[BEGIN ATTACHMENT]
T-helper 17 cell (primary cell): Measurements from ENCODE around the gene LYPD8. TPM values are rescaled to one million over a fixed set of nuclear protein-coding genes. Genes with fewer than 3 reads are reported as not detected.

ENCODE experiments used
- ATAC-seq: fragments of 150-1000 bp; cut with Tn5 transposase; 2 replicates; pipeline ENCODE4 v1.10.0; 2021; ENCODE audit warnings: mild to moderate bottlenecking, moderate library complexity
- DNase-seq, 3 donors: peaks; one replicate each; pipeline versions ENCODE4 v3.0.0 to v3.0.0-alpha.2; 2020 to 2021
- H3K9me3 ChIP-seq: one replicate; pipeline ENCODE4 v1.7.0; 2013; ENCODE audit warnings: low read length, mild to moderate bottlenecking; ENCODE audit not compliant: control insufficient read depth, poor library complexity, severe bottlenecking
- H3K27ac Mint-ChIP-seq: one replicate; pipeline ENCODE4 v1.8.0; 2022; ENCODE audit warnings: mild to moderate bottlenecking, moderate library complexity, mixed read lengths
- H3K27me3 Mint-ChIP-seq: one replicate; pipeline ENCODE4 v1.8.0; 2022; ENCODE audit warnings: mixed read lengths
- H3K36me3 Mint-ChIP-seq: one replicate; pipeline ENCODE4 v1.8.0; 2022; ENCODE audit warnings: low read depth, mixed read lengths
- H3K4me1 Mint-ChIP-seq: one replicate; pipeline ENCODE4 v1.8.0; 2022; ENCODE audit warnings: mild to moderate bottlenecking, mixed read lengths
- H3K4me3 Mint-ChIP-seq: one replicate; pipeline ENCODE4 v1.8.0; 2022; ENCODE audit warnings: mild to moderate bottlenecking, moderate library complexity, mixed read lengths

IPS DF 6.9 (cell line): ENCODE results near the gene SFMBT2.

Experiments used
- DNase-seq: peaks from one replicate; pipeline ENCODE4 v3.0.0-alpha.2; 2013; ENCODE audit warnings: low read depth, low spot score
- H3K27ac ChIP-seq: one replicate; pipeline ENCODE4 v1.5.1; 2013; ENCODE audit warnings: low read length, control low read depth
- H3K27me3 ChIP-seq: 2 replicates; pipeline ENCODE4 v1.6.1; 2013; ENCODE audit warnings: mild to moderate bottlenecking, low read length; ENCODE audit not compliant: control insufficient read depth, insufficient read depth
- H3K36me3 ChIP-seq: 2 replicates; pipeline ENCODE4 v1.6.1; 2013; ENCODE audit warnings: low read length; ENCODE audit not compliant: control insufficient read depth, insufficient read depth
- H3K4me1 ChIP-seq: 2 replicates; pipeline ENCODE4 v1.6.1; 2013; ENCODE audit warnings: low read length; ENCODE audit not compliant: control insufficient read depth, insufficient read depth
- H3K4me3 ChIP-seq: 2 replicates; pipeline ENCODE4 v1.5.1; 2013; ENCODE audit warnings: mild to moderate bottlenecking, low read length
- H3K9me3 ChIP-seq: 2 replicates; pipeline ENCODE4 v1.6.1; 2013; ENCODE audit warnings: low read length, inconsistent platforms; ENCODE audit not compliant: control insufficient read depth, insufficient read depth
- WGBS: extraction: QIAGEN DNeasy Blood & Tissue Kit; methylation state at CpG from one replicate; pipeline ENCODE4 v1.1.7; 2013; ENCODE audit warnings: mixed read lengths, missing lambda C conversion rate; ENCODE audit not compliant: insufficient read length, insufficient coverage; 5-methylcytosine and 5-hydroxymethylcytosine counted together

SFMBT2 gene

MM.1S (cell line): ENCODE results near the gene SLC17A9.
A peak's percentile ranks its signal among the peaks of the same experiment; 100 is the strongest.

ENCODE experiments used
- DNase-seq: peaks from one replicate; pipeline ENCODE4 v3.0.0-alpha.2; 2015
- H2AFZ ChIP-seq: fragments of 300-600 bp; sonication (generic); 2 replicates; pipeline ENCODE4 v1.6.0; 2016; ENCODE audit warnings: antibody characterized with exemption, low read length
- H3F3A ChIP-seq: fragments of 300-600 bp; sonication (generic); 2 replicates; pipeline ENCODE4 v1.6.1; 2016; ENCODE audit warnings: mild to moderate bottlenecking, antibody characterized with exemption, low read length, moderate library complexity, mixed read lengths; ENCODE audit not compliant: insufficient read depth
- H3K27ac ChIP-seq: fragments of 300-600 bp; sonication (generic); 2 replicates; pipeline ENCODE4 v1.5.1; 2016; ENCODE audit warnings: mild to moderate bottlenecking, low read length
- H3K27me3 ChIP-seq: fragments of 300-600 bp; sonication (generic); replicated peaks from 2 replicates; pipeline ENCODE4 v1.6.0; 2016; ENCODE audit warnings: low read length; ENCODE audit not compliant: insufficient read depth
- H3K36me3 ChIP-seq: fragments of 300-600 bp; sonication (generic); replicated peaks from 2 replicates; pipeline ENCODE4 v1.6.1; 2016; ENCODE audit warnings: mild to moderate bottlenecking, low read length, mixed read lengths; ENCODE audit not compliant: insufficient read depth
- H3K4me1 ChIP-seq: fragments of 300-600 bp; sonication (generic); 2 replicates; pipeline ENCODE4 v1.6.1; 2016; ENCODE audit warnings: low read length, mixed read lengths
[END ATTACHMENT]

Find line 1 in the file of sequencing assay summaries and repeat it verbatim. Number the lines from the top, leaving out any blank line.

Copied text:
T-helper 17 cell (primary cell): Measurements from ENCODE around the gene LYPD8. TPM values are rescaled to one million over a fixed set of nuclear protein-coding genes. Genes with fewer than 3 reads are reported as not detected.